Alison Bechdel's family tragicomic
Fun Home: A Family Tragicomic
By Alison Bechdel
Houghton Mifflin, 2006
Fun Home is Alison Bechdel’s graphic memoir of growing up with her emotionally distant and closeted gay father, Bruce.
The memoir is set partly in rural Pennsylvania, through the 1960s to the 1980s. Bruce is an army veteran obsessed with literature, antiques and heritage restoration of the family home.
His problematic attraction to teenage boys is eventually exposed through the legal system, leading to his suicide at the same time Alison is coming out as a lesbian.
Fun Home refers to the family’s funeral home business. Being from a small town, Bruce is also an English teacher at the local high school. In an Addams Family-esque way, they develop a cavalier attitude to death.
As Alison grows up, she comes to share Bruce’s love of literature: Albert Camus, Greek myths, James Joyce, Oscar Wilde, F Scott Fitzgerald and Proust, among others.
Bechdel’s gentle, bluish, two-tone artwork serves to soften the emotionally-scarring events of her life. The position of an eyelid, a dot for a mouth or the slightest extra line on Bruce’s face is enough to convey the right emotional reaction. Alison’s acts of self-pleasure and lesbian encounters are treated in an understated way.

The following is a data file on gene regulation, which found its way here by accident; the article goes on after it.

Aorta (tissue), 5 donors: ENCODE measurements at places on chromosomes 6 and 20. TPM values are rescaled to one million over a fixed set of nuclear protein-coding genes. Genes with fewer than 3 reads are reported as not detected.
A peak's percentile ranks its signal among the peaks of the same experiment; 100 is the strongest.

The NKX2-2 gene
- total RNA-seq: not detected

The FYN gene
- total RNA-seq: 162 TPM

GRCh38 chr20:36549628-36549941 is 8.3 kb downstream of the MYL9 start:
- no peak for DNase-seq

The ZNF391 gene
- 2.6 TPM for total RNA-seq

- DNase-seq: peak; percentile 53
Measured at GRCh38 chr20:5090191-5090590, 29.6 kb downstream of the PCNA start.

Occasional family trips to bohemian New York reveal another side of her parents’ former lives to Alison — versions of themselves they jettisoned in order to “fit in”. I wondered whether, in a more accepting society, Bruce might not have killed himself. Through her reflections, Alison comes to understand the hidden ways through which her father expressed his love for her.
Bechdel is also known for her influential comic strip Dykes to Watch Out For, which ran from 1983 to 2008, and is the source of the “Bechdel Test” — a measure of the representation of women in fiction.
The test asks whether a work features at least two women who talk to each other about something other than a man. It should come as no surprise that a high proportion of films, TV shows, books and other media fail the test. There is a distinct lack of gender diversity in the industry.
Fun Home has been adapted into an award-winning Broadway musical and actor/producer Jake Gyllenhaal is planning to produce a movie-version of the memoir.